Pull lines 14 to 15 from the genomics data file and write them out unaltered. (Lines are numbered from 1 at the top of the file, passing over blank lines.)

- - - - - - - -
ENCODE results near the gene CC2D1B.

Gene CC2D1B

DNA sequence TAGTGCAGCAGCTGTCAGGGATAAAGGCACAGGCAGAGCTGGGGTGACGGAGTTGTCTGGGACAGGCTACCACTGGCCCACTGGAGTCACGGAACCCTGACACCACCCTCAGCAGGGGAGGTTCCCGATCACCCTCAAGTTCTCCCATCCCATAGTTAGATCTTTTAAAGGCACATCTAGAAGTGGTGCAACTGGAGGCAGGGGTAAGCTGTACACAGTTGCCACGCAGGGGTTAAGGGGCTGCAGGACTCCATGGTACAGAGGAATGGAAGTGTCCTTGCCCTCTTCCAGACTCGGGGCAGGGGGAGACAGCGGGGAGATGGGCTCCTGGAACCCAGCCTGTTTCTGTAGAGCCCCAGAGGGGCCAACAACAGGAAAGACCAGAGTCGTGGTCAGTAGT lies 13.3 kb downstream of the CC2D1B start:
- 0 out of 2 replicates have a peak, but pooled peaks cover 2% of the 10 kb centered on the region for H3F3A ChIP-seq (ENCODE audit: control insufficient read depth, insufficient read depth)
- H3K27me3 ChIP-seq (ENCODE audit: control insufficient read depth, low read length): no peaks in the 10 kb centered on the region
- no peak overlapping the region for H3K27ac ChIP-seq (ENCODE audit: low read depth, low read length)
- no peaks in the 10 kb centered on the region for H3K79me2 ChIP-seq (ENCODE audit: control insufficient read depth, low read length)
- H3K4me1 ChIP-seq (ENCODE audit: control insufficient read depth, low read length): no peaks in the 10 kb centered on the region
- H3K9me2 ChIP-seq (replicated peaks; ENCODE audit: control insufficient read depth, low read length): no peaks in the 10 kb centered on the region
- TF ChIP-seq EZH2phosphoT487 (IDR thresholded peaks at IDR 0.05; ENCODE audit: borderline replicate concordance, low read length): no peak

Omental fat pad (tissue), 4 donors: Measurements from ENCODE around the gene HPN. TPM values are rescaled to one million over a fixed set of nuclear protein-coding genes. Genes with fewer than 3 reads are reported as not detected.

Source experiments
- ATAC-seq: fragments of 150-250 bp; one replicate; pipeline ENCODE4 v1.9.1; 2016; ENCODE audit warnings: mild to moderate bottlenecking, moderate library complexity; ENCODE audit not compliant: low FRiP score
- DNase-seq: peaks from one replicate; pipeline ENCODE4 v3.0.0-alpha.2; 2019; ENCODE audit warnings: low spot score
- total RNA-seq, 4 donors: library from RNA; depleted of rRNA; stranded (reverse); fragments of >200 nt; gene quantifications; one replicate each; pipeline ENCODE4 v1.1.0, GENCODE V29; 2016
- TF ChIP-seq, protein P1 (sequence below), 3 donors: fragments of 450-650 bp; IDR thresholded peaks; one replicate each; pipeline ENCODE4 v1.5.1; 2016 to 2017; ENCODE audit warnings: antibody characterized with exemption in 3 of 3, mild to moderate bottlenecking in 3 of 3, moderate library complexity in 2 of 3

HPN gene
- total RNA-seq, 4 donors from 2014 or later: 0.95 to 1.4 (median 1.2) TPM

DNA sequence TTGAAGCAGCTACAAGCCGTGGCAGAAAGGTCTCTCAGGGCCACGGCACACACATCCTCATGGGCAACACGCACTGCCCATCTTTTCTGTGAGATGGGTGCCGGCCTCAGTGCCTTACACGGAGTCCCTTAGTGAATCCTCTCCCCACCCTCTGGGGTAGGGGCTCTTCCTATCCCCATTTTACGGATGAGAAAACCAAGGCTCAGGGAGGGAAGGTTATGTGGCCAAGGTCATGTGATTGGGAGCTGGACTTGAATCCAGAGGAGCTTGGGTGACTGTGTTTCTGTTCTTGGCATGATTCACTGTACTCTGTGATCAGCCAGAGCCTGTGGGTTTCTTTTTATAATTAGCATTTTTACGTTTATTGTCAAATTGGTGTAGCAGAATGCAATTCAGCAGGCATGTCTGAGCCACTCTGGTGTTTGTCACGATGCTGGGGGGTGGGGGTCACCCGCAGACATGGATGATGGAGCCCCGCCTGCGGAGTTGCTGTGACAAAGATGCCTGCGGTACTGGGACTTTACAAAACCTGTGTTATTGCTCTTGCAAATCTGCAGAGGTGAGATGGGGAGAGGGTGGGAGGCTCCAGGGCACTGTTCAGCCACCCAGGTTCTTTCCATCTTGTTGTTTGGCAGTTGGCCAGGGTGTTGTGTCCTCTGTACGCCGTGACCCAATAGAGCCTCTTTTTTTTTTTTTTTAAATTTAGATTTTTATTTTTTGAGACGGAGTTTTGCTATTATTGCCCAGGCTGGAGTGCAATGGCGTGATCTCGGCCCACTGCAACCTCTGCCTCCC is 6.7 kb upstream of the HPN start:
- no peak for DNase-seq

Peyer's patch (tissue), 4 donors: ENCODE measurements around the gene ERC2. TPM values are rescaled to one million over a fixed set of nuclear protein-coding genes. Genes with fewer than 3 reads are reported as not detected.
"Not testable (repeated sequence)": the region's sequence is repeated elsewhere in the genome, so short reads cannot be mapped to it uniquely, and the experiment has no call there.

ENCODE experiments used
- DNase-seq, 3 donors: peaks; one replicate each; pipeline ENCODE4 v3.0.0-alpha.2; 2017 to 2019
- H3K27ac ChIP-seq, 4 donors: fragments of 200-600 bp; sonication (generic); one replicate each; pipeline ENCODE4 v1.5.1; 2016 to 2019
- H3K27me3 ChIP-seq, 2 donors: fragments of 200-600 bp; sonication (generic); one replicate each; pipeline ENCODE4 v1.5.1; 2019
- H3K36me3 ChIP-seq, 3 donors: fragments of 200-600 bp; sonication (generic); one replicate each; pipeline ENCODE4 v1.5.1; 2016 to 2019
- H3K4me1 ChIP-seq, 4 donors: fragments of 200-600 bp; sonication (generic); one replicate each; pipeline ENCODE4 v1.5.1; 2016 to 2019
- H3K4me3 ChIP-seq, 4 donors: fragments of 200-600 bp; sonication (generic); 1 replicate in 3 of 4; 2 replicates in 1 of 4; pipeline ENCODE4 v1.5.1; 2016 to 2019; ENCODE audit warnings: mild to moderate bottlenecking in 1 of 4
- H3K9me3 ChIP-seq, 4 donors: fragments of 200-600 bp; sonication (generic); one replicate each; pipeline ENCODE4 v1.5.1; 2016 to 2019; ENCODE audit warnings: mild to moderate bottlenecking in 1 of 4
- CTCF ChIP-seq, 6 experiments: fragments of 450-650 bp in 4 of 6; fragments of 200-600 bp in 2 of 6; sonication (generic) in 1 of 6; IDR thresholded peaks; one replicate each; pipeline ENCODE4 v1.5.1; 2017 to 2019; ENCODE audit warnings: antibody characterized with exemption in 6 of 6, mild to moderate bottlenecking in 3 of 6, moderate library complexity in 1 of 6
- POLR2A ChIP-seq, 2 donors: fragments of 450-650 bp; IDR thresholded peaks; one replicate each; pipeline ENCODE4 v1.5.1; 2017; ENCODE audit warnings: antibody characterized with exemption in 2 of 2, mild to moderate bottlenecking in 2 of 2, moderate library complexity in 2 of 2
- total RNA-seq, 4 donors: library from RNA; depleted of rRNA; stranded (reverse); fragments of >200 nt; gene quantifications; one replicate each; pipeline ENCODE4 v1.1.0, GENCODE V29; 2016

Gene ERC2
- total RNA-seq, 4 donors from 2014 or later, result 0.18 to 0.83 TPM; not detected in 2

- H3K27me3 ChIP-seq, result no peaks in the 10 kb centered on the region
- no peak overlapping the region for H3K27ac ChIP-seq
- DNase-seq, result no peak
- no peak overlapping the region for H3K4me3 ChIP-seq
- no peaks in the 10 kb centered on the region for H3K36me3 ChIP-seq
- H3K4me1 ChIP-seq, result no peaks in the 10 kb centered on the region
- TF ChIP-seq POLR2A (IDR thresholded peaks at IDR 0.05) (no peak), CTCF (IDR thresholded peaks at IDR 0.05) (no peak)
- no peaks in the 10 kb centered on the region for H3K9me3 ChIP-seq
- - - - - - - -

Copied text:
- DNase-seq: peaks from one replicate; pipeline ENCODE4 v3.0.0-alpha.2; 2019; ENCODE audit warnings: low spot score
- total RNA-seq, 4 donors: library from RNA; depleted of rRNA; stranded (reverse); fragments of >200 nt; gene quantifications; one replicate each; pipeline ENCODE4 v1.1.0, GENCODE V29; 2016